Now letís meet some skippers. Gardeners and their cameras are drawn to butterflies, especially eye-catching swallowtails, pearl crescents, buckeyes and monarchs

"These Ďflowers of the airí usually have large wings, colorful scales and feed on nectar for long periods, allowing easy photographing," she says.

"But there are other members of the Lepidoptera in our gardens, less conspicuous and flying faster. Moths have feathery antennae and hold their wings flat at rest; stout, fat-bodied skipper butterflies have clubbed antennae, often with hooks and enormous eyes.

"Within the last group, grass skippers lay their eggs on grasses and sedges, and the caterpillars roll the edges of the leaves to make a shelter, sealing the edges with silk. At rest their hind wings are flat on the surface and the front wings are held at a 45 degree angle. No other lepidopteran shows this combination of very stout body, clubbed antennae and hind and front wings in different positions. While easily identified by the appearance of the wings at rest, they do not rest long, and move very quickly, making identification and photography difficult.

"These insects are just one group of many that fill niches in our gardens, in ecosystems. As they feed on leaves and process sunís energy, their fat bodies as larvae and adults provide food to birds and their young."

Here are some skippers you may see in your yard, says Hamilton:

Fiery skipper (Hylephila phyleus). With bright orange and black markings, fiery skippers are more easily recognizable than other grass skippers. While they feed on the nectar from the flowers of the native swamp milkweed, asters, sneezeweed and ironweed, the males wait for receptive females in short grasses such as Bermuda grass and crabgrass. Females lay their eggs under leaves of these grasses which furnish food for the caterpillars. While feeding, they roll the leaves and tie them with silk to make shelters lying horizontally in the sod.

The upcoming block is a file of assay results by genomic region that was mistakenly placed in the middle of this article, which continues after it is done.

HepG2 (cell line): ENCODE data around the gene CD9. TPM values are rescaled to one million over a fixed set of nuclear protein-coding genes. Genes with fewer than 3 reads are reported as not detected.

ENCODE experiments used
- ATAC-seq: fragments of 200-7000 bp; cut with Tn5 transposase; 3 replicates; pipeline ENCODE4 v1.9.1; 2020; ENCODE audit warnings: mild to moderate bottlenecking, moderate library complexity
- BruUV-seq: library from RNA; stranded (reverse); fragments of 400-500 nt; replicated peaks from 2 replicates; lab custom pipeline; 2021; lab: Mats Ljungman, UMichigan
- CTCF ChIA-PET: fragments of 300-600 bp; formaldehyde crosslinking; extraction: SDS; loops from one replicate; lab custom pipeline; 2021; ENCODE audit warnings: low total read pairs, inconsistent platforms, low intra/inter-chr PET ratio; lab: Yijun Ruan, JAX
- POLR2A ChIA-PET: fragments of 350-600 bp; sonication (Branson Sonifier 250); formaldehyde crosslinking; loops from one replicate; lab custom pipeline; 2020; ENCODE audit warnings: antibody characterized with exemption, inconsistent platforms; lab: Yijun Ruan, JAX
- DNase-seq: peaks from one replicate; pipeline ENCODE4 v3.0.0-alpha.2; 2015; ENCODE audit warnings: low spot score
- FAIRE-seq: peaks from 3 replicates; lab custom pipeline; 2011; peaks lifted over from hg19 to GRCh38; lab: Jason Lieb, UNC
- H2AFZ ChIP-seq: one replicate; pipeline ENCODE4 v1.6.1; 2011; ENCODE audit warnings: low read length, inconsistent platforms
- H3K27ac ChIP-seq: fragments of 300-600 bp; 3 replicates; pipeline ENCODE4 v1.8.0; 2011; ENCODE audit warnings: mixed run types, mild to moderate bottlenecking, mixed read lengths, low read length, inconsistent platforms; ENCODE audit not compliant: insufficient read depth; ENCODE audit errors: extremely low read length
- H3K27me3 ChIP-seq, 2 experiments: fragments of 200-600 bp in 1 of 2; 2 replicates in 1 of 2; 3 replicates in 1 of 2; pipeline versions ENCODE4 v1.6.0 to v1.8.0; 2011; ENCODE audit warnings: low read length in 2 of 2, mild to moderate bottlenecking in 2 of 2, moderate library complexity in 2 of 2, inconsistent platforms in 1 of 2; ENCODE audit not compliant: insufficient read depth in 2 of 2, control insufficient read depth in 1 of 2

Least skipper (Ancyloxypha numitor). Also with orange and black markings, the females favor native marsh grasses such as marsh millet and rice cutgrass as food for their caterpillars. The adults feed on plants such as pickerelweed, chicory and white clover, growing in ditches, slow streams, and marshes. Three broods hatch May-October.

Northern broken-dash (Wallengrenia egeremet). These skippers fly slowly and are mostly dark brown in color. There is only one brood June-August; caterpillars develop in the leaves of the panic grasses and deer tongue grasses. The adults feed on nectar from flowers that are white, pink or purple such as native dogbane, New Jersey tea and sweet pepperbush.

Zabulon skipper. Brown-purple butterflies with yellow markings, zabulons make two broods May-September. After caterpillars emerge from their shelters of silk-tied leaves, they feed on lovegrass, wildrye, purpletop, bentgrass, orchardgrass, bluegrass and wheatgrass.

Little glassywing (Pompeius verna). Brown skippers have a transparent white spot on the fore wing. Only one brood is produced, in June-August. Caterpillars feed exclusively on purpletop where they develop in their shelters of rolled or tied leaves. Adults seek nectar from white, pink and purple flowers such as dogbane, Joe-pye-weed, common milkweed and swamp milkweed.

Broad-winged skipper (Poanes viator). Another yellow, black-brown grass skipper with one or two broods yearly June-August. Caterpillars feed on sedges, tall cordgrass, giant cutgrass, wild rice and marsh millet. Inland adults like nectar on swamp milkweed and blue vervain while coastal populations feed on dogbane, pickerelweed and sweetscent.

 

 


Associated Press